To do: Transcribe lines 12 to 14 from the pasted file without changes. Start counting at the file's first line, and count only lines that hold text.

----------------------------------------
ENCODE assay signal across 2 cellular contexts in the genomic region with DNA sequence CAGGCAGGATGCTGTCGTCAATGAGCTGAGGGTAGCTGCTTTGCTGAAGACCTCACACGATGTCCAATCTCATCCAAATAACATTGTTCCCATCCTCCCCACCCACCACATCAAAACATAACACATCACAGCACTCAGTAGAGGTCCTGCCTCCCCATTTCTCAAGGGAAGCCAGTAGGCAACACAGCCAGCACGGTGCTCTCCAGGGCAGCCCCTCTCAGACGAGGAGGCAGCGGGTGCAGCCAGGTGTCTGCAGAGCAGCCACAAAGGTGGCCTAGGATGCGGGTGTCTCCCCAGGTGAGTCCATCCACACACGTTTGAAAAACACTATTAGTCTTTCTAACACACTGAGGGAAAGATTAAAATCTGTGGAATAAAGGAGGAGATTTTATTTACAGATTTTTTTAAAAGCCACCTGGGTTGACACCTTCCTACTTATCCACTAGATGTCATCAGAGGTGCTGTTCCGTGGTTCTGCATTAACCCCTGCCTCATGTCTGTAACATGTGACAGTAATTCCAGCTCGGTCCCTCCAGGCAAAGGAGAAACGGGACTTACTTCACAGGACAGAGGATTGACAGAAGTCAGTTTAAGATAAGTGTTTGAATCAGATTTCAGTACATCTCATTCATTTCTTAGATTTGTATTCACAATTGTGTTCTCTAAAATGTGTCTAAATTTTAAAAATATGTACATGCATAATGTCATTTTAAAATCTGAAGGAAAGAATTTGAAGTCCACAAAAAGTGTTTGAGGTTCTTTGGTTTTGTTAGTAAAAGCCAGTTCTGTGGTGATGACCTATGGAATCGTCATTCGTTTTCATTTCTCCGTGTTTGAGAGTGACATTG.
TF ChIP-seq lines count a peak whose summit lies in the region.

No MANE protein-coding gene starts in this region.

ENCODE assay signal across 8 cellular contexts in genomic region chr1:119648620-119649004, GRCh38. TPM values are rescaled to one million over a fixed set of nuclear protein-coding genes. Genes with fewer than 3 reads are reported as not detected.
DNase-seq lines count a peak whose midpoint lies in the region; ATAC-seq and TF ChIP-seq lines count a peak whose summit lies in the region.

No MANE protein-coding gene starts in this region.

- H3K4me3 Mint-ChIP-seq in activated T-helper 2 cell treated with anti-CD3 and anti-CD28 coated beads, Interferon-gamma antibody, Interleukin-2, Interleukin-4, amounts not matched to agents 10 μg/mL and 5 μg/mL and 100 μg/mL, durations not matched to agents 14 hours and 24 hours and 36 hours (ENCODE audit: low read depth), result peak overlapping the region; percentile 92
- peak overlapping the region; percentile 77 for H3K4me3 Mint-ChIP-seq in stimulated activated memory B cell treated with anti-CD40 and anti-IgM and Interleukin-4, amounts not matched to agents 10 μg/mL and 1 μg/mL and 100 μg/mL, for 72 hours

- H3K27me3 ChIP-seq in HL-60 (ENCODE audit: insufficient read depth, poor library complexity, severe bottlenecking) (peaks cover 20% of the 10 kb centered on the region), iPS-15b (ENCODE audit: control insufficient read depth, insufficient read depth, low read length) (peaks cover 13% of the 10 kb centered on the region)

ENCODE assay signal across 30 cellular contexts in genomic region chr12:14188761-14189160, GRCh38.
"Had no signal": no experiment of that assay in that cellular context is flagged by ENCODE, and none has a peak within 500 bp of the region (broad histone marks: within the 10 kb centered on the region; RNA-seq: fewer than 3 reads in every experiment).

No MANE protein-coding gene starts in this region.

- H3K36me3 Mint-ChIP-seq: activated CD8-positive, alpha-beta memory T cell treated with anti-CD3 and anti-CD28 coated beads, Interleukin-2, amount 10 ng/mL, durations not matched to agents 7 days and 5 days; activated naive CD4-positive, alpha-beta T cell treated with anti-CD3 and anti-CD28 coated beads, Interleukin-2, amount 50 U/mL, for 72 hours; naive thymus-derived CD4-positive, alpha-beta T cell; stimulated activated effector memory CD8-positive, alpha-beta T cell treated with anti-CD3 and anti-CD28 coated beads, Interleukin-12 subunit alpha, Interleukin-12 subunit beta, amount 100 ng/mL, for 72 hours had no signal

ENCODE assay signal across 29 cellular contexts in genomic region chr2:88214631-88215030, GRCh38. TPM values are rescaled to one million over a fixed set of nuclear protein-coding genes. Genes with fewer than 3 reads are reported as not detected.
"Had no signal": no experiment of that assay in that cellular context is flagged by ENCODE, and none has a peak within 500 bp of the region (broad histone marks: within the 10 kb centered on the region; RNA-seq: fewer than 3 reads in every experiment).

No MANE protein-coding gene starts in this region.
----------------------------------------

No MANE protein-coding gene starts in this region.

- H3K36me3 Mint-ChIP-seq: activated CD8-positive, alpha-beta memory T cell treated with anti-CD3 and anti-CD28 coated beads, Interleukin-2, amount 10 ng/mL, durations not matched to agents 7 days and 5 days; activated naive CD4-positive, alpha-beta T cell treated with anti-CD3 and anti-CD28 coated beads, Interleukin-2, amount 50 U/mL, for 72 hours; naive thymus-derived CD4-positive, alpha-beta T cell; stimulated activated effector memory CD8-positive, alpha-beta T cell treated with anti-CD3 and anti-CD28 coated beads, Interleukin-12 subunit alpha, Interleukin-12 subunit beta, amount 100 ng/mL, for 72 hours had no signal

ENCODE assay signal across 29 cellular contexts in genomic region chr2:88214631-88215030, GRCh38. TPM values are rescaled to one million over a fixed set of nuclear protein-coding genes. Genes with fewer than 3 reads are reported as not detected.